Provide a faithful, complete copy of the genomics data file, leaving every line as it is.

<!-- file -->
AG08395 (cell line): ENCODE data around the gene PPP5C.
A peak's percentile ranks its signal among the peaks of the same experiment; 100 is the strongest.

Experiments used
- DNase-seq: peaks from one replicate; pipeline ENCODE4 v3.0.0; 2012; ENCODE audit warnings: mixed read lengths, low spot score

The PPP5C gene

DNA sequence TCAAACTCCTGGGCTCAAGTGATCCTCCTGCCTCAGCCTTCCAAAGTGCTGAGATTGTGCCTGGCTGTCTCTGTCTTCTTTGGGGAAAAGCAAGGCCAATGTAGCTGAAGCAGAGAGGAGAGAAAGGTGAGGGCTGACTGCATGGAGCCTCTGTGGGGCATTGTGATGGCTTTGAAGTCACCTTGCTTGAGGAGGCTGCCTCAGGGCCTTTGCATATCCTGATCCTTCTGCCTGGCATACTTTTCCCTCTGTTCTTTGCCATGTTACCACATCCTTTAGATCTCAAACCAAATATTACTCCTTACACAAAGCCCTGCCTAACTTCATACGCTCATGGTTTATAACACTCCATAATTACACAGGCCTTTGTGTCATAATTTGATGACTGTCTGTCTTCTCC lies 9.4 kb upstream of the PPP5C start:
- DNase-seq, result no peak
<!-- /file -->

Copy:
AG08395 (cell line): ENCODE data around the gene PPP5C.
A peak's percentile ranks its signal among the peaks of the same experiment; 100 is the strongest.

Experiments used
- DNase-seq: peaks from one replicate; pipeline ENCODE4 v3.0.0; 2012; ENCODE audit warnings: mixed read lengths, low spot score

The PPP5C gene

DNA sequence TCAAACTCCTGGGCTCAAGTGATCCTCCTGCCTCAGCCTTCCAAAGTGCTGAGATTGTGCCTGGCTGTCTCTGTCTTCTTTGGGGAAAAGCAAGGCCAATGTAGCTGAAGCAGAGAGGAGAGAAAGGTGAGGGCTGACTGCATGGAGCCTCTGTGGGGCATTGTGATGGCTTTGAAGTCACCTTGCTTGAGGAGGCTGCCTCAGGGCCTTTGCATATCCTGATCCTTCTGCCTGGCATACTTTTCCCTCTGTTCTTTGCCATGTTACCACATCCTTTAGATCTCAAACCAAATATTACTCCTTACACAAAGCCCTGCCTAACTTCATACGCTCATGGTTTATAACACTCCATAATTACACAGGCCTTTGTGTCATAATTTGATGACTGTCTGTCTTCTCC lies 9.4 kb upstream of the PPP5C start:
- DNase-seq, result no peak